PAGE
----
In the chapter titled “Christian Encounter with Other Religions,” Timothy Tennent explores the theme of interactions with non-Christian faiths. The theologian claims that examining the relationships between different religions is crucial because relativistic pluralism and multicultural societies produce competing and conflicting points of view. The chapter comprises three parts, containing the author’s review of the four major theologies of religion, criticism of each position, and proposal of a broad approach to evangelical theology. The following reading report will contain the author’s discussion and criticism of the four theological models and Tennent’s modifications to the classic paradigm.
The author introduces the topic by reviewing the history of Christendom and the distance between religions. Tennent (2010) examines the contrasting terms such as “total replacement” attributed to fundamentalists and “partial replacement” characterizing new evangelicals, who are open to the presence of God in other faiths (p. 293). The concept of total replacement is illustrated by the uncompromising position of Hendrick Kraemer, who disregards general revelation and declares the single authority of Jesus Christ and his critical role in world history. The theologian explains that the partial replacement paradigm recognizes general revelation accessible to everyone but denies the possibility of salvation in other religions.
According to Tennent (2010), inclusivists support the status of Jesus Christ and the authoritative revelation of truths about God but claim that gospel and salivation are universally available. The author also regards the position of pluralists who claim that different religions provide independent opportunities for salvation and examines the postmodern acceptance model, which denies the existence of universal truths and encourages interfaith dialogue.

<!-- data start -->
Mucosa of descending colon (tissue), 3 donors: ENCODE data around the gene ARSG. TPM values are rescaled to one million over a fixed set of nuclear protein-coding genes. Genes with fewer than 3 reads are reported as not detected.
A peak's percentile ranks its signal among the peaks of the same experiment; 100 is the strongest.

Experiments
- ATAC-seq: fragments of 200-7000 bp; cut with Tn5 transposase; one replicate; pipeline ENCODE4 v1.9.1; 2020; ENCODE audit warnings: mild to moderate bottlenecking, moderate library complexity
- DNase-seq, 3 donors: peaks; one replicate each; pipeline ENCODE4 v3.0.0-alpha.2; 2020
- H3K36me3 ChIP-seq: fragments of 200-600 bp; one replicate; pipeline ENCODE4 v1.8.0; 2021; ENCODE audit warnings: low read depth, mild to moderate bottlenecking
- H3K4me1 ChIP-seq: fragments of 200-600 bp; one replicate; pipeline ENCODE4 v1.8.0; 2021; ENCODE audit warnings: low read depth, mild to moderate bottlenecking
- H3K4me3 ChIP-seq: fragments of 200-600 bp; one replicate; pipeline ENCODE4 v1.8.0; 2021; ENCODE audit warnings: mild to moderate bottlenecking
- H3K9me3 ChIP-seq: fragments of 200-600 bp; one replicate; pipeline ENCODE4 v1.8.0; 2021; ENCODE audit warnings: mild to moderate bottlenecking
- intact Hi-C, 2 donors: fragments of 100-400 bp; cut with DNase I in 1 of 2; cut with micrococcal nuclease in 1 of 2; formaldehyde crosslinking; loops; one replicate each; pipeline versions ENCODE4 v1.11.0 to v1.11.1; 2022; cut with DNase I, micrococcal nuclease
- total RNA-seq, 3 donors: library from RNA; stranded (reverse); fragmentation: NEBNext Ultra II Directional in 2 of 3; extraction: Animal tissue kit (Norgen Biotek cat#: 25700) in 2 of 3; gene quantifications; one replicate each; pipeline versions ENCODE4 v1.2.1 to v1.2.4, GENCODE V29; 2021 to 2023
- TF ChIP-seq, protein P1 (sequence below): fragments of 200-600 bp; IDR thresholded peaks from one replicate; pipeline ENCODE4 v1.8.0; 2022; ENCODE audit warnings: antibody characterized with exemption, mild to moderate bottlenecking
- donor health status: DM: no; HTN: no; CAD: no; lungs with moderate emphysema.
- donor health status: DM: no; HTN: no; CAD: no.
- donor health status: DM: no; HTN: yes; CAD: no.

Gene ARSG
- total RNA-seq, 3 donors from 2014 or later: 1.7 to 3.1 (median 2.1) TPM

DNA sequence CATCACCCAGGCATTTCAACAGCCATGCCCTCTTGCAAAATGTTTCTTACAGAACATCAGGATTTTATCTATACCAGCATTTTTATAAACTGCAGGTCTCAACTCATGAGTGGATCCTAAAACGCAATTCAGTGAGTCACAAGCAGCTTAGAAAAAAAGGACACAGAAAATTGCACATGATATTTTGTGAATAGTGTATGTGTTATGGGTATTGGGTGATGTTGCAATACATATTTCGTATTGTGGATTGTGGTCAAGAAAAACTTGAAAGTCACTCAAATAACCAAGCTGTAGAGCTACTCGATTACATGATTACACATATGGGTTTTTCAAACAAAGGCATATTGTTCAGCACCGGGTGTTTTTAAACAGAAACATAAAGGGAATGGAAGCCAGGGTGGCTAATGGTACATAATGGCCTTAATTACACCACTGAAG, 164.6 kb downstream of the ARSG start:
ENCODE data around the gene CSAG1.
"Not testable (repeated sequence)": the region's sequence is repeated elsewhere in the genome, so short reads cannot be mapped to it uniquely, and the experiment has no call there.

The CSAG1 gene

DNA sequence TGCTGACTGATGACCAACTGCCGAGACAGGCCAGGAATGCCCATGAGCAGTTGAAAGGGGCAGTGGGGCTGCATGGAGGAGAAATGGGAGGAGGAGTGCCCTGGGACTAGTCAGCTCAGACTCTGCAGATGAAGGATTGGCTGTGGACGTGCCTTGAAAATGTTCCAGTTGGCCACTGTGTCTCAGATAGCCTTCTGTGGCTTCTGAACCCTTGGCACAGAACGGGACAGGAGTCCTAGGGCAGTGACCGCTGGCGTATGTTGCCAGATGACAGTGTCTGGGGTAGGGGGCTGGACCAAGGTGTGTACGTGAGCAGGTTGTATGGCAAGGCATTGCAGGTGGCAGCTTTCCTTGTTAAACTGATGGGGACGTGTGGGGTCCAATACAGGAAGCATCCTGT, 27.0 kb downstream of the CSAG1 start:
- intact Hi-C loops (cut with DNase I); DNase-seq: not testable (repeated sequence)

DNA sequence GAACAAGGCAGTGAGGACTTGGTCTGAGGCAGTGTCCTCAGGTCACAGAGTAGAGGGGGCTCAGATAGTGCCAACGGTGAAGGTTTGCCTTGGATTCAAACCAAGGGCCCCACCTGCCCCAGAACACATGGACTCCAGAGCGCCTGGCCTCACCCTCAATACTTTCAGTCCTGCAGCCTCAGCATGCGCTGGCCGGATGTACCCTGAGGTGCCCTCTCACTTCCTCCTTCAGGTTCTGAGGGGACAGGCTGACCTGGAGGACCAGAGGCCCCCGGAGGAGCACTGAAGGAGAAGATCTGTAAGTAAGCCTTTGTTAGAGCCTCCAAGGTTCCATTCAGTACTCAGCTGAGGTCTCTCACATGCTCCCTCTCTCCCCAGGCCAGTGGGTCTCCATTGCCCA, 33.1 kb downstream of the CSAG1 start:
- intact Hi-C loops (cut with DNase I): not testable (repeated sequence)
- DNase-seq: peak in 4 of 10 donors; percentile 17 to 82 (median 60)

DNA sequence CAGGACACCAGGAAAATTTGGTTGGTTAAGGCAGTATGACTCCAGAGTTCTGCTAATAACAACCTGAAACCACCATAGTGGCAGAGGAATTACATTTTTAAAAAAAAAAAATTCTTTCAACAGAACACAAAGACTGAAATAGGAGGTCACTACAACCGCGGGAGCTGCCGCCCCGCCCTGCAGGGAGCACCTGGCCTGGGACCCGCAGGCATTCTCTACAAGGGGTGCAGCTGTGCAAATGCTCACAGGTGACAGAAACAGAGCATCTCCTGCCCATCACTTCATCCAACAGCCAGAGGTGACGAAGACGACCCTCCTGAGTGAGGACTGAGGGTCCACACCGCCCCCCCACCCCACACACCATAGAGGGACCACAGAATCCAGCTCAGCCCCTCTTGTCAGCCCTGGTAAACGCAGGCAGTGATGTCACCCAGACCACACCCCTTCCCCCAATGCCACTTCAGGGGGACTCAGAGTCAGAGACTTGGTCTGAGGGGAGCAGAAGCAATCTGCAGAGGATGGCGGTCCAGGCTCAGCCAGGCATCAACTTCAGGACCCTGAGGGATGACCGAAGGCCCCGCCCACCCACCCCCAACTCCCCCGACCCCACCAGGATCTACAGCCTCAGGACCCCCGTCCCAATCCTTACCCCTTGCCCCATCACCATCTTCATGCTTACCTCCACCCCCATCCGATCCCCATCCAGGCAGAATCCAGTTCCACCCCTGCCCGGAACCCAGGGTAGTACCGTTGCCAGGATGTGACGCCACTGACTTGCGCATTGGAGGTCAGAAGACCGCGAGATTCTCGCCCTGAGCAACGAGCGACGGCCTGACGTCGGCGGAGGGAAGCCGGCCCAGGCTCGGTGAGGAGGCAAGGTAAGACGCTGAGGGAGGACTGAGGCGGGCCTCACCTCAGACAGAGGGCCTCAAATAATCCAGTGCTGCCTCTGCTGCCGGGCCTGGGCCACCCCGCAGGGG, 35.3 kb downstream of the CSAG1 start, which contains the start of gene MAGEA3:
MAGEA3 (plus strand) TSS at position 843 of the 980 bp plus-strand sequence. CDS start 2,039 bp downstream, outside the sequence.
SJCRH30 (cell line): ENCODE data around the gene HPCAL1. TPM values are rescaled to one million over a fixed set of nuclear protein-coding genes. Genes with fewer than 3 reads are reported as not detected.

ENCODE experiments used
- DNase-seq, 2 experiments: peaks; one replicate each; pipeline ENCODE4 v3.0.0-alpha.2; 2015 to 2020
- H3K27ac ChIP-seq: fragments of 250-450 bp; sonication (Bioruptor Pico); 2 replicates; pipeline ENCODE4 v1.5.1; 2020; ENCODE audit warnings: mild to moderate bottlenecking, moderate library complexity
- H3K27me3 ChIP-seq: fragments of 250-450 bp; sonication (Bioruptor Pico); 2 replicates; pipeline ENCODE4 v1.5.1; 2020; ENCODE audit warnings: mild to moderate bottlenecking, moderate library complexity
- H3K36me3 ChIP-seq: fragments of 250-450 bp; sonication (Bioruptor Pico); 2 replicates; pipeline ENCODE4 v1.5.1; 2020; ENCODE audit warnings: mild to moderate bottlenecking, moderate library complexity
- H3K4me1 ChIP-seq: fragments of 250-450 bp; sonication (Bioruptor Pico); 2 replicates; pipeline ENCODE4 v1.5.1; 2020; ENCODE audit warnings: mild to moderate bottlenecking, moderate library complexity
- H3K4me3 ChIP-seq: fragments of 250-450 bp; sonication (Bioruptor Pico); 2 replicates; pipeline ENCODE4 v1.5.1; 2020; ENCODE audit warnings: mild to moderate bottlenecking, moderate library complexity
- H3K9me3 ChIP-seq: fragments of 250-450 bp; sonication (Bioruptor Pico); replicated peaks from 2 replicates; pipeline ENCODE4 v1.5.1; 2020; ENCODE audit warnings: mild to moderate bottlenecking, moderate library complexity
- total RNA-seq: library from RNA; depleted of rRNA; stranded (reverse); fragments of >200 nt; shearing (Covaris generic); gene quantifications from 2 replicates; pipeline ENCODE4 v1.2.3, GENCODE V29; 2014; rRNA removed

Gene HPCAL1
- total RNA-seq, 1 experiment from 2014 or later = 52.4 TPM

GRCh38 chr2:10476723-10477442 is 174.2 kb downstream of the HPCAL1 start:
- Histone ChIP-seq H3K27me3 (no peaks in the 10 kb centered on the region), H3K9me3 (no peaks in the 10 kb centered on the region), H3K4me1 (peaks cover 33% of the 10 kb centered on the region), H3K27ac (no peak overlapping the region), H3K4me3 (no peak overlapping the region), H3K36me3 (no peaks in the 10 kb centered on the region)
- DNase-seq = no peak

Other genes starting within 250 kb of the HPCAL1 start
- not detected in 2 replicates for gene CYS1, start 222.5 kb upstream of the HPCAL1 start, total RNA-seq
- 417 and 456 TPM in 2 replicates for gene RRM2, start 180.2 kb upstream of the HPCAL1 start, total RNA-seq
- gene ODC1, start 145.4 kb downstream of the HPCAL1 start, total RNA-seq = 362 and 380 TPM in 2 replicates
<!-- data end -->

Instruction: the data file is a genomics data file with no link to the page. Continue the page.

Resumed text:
The chapter on religious diversity includes the author’s evaluation of the four positions. Tennent (2010) suggests that one of the weaknesses of the acceptance model is the rejection of objective revelation and the reconstruction of the concept of truth based on individual narratives. Another problem of the postmodernist model is its weak view of history, which creates uncertainty and makes the claims of different religions viable because they cannot be verified. The last issue discovered by Tennent (2010) is the anti-foundationalist stance encouraging relativism and the endless search of religious norms.
The plurality model is also described as imperfect due to its disregard for the current practices, the vague definition of God, and the subjectivity of the human experience used in pluralists’ claims. The author praises the New Fulfillment model of inclusivism for respecting Christian history and tradition. However, Tennant (2010) states that inclusivists “diminish the importance of Christ’s commission” and separate “soteriology from ecclesiology” (p. 305). Finally, the exclusivism model is criticized for its approach to special revelation, defensiveness or inability to face objections, and the rejection of other religions.
The final part of the chapter provides the modified version of the classic paradigm. Tennent (2010) reviews the five standards and proposes that the first principle can be followed by renaming the models to emphasize accuracy and precision. The second standard requires to approach revelatory particularism from a trinitarian perspective to facilitate interreligious dialogue. The third principle proposed by Tennent (2010) suggests that revelatory particularism should declare the Bible as “central to our understanding of God’s self-disclosure” (p. 314).
The fourth position allows the reader to understand the theology of religions through the concept of the Missio Dei, while the last standard describes revelatory particularism as both evangelical and catholic. Overall, the evaluation of the theological models and the modifications proposed by Timothy Tennent provide valuable insights into the topic of interreligious dialogue. The knowledge of the classic principles and the alternative approach can help the reader support evangelical position at the times of religious pluralism fueled by globalization.
Tennent, T. (2010). Christian encounter with other religions. In C. Ott, S. J. Strauss, & T. C. Tennent (Eds.), Encountering theology of mission: Biblical foundations, historical developments, and contemporary issues (pp. 292–316). Baker Publishing Group.